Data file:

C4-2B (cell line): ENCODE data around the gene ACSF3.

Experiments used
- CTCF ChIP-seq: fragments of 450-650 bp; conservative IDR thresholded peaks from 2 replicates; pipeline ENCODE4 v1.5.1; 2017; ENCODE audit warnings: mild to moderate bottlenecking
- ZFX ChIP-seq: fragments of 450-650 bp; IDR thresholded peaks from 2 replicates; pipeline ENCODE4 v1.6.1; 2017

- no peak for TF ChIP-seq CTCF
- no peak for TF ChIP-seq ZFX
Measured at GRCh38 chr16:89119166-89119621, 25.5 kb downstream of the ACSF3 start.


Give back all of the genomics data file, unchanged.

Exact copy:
C4-2B (cell line): ENCODE data around the gene ACSF3.

Experiments used
- CTCF ChIP-seq: fragments of 450-650 bp; conservative IDR thresholded peaks from 2 replicates; pipeline ENCODE4 v1.5.1; 2017; ENCODE audit warnings: mild to moderate bottlenecking
- ZFX ChIP-seq: fragments of 450-650 bp; IDR thresholded peaks from 2 replicates; pipeline ENCODE4 v1.6.1; 2017

- no peak for TF ChIP-seq CTCF
- no peak for TF ChIP-seq ZFX
Measured at GRCh38 chr16:89119166-89119621, 25.5 kb downstream of the ACSF3 start.